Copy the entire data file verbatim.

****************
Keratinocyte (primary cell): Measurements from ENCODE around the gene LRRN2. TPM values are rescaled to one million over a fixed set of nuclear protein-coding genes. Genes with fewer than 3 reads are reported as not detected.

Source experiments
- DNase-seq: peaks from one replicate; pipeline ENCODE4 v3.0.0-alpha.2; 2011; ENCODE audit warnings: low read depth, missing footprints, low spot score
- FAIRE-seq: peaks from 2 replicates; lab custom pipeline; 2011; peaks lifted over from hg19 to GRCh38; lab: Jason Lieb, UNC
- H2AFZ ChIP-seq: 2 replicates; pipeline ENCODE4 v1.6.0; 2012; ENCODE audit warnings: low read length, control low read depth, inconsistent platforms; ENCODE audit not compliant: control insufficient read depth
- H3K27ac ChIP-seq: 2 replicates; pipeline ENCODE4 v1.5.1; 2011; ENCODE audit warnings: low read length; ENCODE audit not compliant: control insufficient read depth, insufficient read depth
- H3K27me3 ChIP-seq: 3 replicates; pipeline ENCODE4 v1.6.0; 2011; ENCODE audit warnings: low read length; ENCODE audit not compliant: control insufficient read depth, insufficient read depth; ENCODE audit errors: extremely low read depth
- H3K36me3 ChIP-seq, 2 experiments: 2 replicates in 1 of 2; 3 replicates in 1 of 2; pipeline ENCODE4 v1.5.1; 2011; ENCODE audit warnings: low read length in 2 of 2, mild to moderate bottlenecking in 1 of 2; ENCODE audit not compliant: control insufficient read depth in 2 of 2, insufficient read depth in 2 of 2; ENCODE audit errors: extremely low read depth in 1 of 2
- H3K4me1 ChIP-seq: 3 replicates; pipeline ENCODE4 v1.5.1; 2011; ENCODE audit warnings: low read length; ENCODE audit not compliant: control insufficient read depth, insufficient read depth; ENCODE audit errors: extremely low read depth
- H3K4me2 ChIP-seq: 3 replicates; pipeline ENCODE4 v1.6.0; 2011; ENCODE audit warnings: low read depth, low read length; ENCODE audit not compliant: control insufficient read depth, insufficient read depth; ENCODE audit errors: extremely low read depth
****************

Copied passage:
Keratinocyte (primary cell): Measurements from ENCODE around the gene LRRN2. TPM values are rescaled to one million over a fixed set of nuclear protein-coding genes. Genes with fewer than 3 reads are reported as not detected.

Source experiments
- DNase-seq: peaks from one replicate; pipeline ENCODE4 v3.0.0-alpha.2; 2011; ENCODE audit warnings: low read depth, missing footprints, low spot score
- FAIRE-seq: peaks from 2 replicates; lab custom pipeline; 2011; peaks lifted over from hg19 to GRCh38; lab: Jason Lieb, UNC
- H2AFZ ChIP-seq: 2 replicates; pipeline ENCODE4 v1.6.0; 2012; ENCODE audit warnings: low read length, control low read depth, inconsistent platforms; ENCODE audit not compliant: control insufficient read depth
- H3K27ac ChIP-seq: 2 replicates; pipeline ENCODE4 v1.5.1; 2011; ENCODE audit warnings: low read length; ENCODE audit not compliant: control insufficient read depth, insufficient read depth
- H3K27me3 ChIP-seq: 3 replicates; pipeline ENCODE4 v1.6.0; 2011; ENCODE audit warnings: low read length; ENCODE audit not compliant: control insufficient read depth, insufficient read depth; ENCODE audit errors: extremely low read depth
- H3K36me3 ChIP-seq, 2 experiments: 2 replicates in 1 of 2; 3 replicates in 1 of 2; pipeline ENCODE4 v1.5.1; 2011; ENCODE audit warnings: low read length in 2 of 2, mild to moderate bottlenecking in 1 of 2; ENCODE audit not compliant: control insufficient read depth in 2 of 2, insufficient read depth in 2 of 2; ENCODE audit errors: extremely low read depth in 1 of 2
- H3K4me1 ChIP-seq: 3 replicates; pipeline ENCODE4 v1.5.1; 2011; ENCODE audit warnings: low read length; ENCODE audit not compliant: control insufficient read depth, insufficient read depth; ENCODE audit errors: extremely low read depth
- H3K4me2 ChIP-seq: 3 replicates; pipeline ENCODE4 v1.6.0; 2011; ENCODE audit warnings: low read depth, low read length; ENCODE audit not compliant: control insufficient read depth, insufficient read depth; ENCODE audit errors: extremely low read depth